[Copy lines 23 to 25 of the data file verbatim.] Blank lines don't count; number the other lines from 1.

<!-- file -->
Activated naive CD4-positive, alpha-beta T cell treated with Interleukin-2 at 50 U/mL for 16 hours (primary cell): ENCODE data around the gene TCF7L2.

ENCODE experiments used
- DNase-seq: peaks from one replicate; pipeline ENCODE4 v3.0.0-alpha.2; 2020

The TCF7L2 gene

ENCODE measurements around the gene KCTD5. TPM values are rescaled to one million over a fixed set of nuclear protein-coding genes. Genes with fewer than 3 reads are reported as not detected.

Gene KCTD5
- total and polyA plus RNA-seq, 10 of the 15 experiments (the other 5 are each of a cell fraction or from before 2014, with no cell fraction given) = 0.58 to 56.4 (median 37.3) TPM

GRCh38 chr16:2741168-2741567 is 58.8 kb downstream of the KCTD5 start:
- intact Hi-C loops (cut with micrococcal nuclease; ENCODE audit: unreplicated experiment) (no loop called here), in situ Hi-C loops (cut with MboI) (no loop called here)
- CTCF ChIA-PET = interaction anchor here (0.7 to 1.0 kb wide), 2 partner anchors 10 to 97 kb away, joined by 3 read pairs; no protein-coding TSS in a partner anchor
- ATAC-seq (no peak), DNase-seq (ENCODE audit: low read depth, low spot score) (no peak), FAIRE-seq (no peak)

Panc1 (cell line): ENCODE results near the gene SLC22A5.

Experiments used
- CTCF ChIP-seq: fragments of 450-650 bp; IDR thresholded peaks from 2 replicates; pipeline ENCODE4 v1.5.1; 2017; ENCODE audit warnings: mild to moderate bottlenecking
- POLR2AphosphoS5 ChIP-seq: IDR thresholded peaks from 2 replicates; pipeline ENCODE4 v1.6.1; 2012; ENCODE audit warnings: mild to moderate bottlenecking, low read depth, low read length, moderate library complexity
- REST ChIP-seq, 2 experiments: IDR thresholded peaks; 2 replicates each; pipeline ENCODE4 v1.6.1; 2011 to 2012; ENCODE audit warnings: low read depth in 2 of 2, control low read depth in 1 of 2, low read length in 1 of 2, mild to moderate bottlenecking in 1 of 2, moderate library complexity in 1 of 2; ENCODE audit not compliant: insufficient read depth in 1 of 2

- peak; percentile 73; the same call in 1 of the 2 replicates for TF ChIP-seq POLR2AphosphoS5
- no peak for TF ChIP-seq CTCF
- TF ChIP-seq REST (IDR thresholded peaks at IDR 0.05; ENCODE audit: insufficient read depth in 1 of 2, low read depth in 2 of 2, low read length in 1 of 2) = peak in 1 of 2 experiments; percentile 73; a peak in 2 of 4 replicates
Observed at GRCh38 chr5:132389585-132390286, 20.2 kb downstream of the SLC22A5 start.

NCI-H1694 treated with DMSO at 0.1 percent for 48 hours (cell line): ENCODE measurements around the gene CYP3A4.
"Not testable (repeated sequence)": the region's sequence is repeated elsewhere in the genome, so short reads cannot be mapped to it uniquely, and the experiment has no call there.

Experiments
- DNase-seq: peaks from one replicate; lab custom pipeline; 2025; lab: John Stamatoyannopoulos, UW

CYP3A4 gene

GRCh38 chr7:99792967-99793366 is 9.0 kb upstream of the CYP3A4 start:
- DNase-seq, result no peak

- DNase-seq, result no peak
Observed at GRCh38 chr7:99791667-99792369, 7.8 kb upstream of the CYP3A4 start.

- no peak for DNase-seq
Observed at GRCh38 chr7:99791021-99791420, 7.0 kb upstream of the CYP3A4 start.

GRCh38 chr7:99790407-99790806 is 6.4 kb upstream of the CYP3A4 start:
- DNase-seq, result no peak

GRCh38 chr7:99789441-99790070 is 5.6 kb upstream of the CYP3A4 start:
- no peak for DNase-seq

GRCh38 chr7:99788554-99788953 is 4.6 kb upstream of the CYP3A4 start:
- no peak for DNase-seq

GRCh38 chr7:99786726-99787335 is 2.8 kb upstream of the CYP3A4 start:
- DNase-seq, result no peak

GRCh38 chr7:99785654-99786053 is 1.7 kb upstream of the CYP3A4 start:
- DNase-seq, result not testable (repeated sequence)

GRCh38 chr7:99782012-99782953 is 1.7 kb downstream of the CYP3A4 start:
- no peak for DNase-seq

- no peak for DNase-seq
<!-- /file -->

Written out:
Experiments
- DNase-seq: peaks from one replicate; lab custom pipeline; 2025; lab: John Stamatoyannopoulos, UW

CYP3A4 gene